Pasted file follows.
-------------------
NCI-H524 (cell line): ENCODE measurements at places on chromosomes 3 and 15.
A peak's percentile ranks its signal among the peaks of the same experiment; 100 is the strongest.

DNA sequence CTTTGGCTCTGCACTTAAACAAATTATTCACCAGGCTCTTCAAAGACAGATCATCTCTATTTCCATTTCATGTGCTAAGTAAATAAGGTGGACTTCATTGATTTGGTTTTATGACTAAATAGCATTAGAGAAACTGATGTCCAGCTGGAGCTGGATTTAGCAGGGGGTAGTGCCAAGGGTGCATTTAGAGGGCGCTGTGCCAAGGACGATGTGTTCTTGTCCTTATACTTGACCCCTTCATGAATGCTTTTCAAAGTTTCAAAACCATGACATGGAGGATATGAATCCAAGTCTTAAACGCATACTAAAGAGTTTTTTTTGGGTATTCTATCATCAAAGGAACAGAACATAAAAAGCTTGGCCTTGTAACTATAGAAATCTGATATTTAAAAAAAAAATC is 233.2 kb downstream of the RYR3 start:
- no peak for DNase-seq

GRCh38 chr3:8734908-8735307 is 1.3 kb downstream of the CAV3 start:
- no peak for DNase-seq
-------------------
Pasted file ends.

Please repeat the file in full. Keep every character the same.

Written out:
NCI-H524 (cell line): ENCODE measurements at places on chromosomes 3 and 15.
A peak's percentile ranks its signal among the peaks of the same experiment; 100 is the strongest.

DNA sequence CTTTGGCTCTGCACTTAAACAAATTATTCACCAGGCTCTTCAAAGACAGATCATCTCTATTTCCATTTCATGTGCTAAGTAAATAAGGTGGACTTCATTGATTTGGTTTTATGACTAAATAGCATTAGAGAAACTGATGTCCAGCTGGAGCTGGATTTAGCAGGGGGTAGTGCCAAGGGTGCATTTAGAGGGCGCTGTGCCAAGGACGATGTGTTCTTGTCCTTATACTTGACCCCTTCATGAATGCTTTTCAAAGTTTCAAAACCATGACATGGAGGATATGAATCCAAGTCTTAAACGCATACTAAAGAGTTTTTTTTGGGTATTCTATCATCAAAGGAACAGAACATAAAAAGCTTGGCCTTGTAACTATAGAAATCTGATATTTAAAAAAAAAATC is 233.2 kb downstream of the RYR3 start:
- no peak for DNase-seq

GRCh38 chr3:8734908-8735307 is 1.3 kb downstream of the CAV3 start:
- no peak for DNase-seq